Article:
American technology leadership: We can’t take it for granted

The speed and power of technology is advancing at a rapid pace and making our lives better, whether it is in our pockets, embedded in our clothes or runningsmarter cars and cities. Driven by Silicon Valley and the other great technology and R&D clusters in America, this should be a great source of pride to us all.

We often attribute the exponential advancement of technology to Moore’s Law, which predicts the regular doubling of computing power. But Moore’s law is not a law of nature, it’s an aspiration realized only through effort and commitment. As a country, we cannot take it for granted. American technology leadership depends on a national commitment to invest in science, push its limits and inspire our students with the marvels of what we can accomplish.

{mosads}Congress has an opportunity to rise to this challenge. The America COMPETES Act will help strengthen the foundation of America’s technological and economic future. The Senate CommerceCommittee’s bipartisan Innovation and Competitiveness Working Group, led by Senators Cory Gardner and Gary Peters, has come together to advance America’s vital economic interests in today’s innovation-based global economy.

Signed into law by President Bush in 2007 and reauthorized by President Obama in 2011, the America COMPETES Act provides critical investment for research and development at labs and universities across the country; supports science, technology, engineering and math (STEM) education; and encourages public-private partnerships that help translate groundbreaking research in the lab to development in the real world.

We know how important this is because for nine years since the America COMPETES Act was first enacted, we have seen it work. And we can’t slow down now. Investment today will determine America’s future place in the world.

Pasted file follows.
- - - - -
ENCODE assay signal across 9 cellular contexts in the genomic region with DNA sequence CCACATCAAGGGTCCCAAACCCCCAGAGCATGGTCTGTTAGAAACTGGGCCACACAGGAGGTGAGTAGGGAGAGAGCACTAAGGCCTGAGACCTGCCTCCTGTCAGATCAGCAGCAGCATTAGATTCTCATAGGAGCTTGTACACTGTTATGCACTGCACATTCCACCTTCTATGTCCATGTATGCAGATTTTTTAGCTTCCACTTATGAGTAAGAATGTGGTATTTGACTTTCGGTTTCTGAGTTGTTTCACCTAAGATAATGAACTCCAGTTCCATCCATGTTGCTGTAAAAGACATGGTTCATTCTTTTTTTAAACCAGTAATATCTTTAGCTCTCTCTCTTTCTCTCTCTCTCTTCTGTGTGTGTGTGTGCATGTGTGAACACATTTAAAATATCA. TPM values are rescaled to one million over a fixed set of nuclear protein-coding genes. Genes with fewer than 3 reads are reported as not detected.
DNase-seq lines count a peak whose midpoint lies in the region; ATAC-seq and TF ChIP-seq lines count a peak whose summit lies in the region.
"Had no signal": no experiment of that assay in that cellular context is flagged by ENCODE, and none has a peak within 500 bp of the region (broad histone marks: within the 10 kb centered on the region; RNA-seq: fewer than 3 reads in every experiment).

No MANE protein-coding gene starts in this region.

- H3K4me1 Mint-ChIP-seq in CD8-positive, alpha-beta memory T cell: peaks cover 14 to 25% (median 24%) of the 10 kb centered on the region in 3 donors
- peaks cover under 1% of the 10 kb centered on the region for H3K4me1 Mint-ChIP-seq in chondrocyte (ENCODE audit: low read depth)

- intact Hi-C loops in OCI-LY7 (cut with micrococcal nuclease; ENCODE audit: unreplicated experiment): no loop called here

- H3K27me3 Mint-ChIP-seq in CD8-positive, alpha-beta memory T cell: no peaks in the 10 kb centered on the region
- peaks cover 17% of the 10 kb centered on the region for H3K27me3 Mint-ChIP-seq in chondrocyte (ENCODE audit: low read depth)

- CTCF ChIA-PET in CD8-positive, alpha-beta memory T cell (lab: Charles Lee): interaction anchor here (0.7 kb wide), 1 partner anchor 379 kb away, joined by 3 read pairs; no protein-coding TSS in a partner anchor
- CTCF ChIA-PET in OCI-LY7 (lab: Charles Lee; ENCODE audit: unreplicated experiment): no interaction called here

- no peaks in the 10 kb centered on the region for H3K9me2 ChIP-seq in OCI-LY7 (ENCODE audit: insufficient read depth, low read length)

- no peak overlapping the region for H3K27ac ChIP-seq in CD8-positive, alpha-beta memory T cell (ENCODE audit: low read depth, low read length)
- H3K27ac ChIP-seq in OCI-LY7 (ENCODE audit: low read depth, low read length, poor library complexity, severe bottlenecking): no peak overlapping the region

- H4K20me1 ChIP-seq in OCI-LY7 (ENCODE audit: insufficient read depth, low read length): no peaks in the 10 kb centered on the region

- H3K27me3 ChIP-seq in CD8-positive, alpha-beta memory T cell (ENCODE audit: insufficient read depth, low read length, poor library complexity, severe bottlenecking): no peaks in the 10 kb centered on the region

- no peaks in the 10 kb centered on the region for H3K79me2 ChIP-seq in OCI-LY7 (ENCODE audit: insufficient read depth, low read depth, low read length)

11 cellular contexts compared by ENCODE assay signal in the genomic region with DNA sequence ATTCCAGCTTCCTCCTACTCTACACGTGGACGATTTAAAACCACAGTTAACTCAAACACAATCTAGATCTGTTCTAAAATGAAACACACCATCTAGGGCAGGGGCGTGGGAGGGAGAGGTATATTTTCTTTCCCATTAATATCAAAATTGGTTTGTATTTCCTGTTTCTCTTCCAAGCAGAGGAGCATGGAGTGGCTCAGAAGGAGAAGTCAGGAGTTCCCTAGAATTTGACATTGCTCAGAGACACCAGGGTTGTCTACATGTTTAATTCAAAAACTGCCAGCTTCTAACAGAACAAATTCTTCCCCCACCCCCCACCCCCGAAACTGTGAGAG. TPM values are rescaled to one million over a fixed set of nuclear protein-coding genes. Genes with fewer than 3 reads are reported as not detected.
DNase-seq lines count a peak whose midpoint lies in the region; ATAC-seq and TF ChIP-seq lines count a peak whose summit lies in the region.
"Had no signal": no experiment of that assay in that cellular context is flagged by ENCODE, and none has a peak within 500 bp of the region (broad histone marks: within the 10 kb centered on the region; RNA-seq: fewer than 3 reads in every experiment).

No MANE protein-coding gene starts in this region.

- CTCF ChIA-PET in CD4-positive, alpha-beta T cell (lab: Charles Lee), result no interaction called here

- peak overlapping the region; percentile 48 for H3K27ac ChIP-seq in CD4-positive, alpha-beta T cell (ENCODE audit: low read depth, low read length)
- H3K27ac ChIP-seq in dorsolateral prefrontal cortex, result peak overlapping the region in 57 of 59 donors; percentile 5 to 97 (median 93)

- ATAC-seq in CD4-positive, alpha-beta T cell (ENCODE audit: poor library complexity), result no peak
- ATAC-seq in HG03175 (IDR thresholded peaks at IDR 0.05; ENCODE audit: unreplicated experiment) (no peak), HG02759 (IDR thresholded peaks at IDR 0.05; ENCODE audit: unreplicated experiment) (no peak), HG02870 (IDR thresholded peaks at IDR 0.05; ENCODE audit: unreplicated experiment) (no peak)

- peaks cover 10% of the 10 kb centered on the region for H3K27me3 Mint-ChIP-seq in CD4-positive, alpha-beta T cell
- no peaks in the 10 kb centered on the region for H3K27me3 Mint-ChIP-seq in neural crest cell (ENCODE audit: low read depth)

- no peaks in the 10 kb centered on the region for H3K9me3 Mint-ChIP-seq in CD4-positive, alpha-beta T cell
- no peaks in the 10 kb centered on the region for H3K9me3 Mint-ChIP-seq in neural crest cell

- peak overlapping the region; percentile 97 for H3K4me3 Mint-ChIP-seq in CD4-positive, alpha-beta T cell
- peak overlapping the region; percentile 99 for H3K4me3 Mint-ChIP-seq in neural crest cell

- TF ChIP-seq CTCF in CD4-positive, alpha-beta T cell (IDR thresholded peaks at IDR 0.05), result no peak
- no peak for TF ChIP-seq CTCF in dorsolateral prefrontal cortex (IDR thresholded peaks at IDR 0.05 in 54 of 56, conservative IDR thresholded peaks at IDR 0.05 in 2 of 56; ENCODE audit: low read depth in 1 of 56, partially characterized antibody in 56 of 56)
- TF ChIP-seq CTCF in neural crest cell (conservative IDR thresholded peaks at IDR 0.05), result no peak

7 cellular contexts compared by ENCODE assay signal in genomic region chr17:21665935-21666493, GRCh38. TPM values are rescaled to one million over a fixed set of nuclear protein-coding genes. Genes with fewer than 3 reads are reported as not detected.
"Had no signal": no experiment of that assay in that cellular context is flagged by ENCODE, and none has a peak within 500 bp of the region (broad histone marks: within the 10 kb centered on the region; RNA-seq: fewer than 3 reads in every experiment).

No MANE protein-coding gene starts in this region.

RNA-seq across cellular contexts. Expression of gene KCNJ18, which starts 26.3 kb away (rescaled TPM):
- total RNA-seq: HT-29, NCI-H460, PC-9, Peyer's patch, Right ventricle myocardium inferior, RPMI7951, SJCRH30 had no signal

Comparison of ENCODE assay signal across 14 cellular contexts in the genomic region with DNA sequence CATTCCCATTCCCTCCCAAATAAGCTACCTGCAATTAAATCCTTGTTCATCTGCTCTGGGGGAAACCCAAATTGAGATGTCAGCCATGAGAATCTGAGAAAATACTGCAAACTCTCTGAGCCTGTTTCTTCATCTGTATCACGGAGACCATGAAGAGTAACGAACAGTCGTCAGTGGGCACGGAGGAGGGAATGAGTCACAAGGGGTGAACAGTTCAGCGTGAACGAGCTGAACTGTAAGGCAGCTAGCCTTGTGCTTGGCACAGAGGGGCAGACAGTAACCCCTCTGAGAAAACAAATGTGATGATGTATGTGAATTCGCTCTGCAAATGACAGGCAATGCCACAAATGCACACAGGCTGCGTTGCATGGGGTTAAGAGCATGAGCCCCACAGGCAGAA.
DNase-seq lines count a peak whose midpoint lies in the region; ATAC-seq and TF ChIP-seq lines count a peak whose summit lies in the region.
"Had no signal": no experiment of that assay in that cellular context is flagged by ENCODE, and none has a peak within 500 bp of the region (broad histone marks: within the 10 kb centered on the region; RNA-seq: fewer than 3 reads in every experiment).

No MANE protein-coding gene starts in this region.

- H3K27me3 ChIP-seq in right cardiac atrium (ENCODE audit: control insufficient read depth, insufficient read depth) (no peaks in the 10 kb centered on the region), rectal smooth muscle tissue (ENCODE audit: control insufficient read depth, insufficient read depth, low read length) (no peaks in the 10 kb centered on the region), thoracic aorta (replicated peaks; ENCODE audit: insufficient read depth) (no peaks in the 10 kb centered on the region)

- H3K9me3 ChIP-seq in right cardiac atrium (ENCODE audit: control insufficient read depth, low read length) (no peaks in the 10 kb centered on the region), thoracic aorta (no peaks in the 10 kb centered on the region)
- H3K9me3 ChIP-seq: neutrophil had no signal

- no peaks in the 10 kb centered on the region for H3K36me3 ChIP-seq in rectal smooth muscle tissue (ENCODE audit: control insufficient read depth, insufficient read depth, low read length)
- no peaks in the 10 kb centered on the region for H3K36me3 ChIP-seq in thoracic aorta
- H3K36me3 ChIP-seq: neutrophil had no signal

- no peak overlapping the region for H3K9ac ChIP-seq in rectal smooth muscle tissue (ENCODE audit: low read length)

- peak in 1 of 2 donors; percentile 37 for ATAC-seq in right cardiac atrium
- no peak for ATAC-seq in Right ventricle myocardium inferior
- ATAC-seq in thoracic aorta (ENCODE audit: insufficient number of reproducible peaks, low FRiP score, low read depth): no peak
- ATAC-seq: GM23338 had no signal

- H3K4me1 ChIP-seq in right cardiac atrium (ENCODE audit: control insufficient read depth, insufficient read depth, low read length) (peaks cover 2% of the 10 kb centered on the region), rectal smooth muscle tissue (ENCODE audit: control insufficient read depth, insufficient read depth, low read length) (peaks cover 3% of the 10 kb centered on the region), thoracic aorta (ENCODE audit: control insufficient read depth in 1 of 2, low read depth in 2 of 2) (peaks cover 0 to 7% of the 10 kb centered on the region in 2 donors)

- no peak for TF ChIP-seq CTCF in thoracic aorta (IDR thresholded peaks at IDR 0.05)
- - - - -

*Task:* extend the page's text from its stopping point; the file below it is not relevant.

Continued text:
The America COMPETES Act, with champions such as Senators Lamar Alexander, Bill Nelson and John Thune, will increase and expand national investment in STEM education, supporting teachers and training the next generation of American innovators to compete. A bicameral and bipartisan commitment is a paramount consideration now to move the greater scientific interests of our country forward.

Investment in research and development is the catalyst for world-changing advances. The first transistor built by Bell Labs in 1947 was put together by hand. Since then, relentless innovation and billions of dollars in private sector R&D have created a world run by microchips. Today, more than 6 million of Intel’s 22 nanometer tri-gate transistors could fit in the period at the end of this sentence. While the practical applications are obvious—and all around us—today, decades of physics research and exploratory science led to that first transistor.

The next transformational beginnings – the discoveries we don’t expect – will come from pure science, the basic research that has long term potential, but limited near-term commercial applications. Public-private partnerships are critical to success, and the America COMPETES Act plays a significant role in supporting collaboration between industry and government, including organizations like NASA, the National Science Foundation and the Department of Energy Office of Science.

Working together, we can lead the world not only in innovation and economic growth, but in tackling the big challenges we face – climate change, healthcare and energy. If we don’t work together, we risk ceding the next transformational breakthroughs to competing nations around the world.

The United States has pioneered world-changing technology innovation for decades, driven by an entrepreneurial scientific spirit and unprecedented national investment in research and development. By providing steady and sustained funding through reauthorizing the America COMPETES Act, Congress has an opportunity to secure that future for the next generation.

Peter Cleveland is Vice President of Intel Corporation’s Government and Policy Group

Tags Bill Nelson Cory Gardner John Thune Lamar Alexander

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